En route to Meall Glas, I visited the trig column on Beinn Cheathaich, an excellent viewpoint. The panorama included Ben More:


Creag Mhor and Beinn Heasgarnich:


a rather hazy Ben Vorlich and Stuc a' Chroin in the distance:


and Meall Glas, with Ben Challum behind to the right:


The route continued along an easy ridge path, and Meall Glas was soon reached, and again there were great views. The first part of the descent was across pathless and often boggy terrain. Lower down, alongside a burn, a path materialised. This was a beautiful section of the descent in the fine weather.


As I drove back into Killin, the sun was still shining, and there were great views of the Tarmachan Ridge and Ben Lawers beyond the village.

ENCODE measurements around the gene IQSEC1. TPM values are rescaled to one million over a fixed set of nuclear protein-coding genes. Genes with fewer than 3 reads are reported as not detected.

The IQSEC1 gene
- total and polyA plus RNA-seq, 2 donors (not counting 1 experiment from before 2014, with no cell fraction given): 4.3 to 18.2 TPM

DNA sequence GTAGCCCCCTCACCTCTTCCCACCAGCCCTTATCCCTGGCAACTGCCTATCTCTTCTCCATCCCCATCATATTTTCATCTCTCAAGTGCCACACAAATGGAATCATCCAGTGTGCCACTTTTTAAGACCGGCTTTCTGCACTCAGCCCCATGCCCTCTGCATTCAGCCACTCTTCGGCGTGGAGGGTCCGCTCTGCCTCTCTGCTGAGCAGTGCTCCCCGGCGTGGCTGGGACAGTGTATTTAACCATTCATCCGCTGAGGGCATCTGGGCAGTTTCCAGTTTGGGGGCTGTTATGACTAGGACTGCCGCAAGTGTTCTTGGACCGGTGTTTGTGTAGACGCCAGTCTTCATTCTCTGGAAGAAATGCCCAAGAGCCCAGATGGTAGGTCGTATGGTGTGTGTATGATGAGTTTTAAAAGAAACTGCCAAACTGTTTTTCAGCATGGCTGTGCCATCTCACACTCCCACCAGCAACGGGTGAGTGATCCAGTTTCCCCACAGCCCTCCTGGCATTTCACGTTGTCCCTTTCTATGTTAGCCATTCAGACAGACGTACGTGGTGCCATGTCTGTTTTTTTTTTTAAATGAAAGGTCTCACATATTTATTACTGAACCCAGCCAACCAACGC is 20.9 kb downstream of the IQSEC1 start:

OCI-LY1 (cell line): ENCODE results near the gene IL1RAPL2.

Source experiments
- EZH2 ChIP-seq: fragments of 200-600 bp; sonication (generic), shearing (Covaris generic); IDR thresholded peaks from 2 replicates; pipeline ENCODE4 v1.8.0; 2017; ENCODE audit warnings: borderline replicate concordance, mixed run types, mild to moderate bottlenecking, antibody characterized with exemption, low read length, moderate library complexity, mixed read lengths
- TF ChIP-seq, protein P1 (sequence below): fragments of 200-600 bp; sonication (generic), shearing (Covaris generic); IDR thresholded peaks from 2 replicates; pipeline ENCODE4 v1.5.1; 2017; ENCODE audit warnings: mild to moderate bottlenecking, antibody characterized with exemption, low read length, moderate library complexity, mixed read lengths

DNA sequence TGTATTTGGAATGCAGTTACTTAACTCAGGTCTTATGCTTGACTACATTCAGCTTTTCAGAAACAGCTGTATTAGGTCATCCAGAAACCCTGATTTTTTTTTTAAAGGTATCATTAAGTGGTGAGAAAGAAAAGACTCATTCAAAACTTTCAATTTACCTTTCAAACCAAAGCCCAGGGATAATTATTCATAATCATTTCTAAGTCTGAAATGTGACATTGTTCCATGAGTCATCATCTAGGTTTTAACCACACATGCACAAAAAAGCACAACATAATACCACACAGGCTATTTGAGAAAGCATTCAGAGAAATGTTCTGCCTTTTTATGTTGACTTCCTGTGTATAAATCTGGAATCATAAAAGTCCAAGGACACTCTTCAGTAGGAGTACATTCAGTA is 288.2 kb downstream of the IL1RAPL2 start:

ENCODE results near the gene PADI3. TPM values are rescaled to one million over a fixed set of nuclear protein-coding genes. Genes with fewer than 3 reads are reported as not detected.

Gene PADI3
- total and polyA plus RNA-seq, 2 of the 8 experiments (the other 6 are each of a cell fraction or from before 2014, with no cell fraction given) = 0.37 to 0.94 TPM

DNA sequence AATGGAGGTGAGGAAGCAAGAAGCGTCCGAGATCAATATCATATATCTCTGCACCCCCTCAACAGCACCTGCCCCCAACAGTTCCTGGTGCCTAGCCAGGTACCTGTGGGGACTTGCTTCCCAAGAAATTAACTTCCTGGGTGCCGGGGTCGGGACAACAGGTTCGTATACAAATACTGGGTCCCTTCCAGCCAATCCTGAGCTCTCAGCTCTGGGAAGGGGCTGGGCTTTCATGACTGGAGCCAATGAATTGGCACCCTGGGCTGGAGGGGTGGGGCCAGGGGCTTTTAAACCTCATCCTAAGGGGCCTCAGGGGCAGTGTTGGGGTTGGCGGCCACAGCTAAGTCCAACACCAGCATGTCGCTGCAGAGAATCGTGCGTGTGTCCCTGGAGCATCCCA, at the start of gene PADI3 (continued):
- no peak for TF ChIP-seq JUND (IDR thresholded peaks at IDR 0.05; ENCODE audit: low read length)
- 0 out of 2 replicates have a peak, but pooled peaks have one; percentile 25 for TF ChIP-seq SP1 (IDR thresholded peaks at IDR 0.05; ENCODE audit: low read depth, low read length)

Wednesday 08/05/2013: Beinn Tulaichean, Crach Ardrain
Time: 6 hours

Of course, the good weather didn't last. I parked at Inverlochlarig, with dry conditions and fairly high cloud. The first part of the walk included a signposted diversion, due to some work being carried out on the hydro system:

bentul_div.gpx Open full screen  NB: Walkhighlands is not responsible for the accuracy of gpx files in users posts

As I set off, both Beinn Tulaichean and Cruach Ardrain were visible.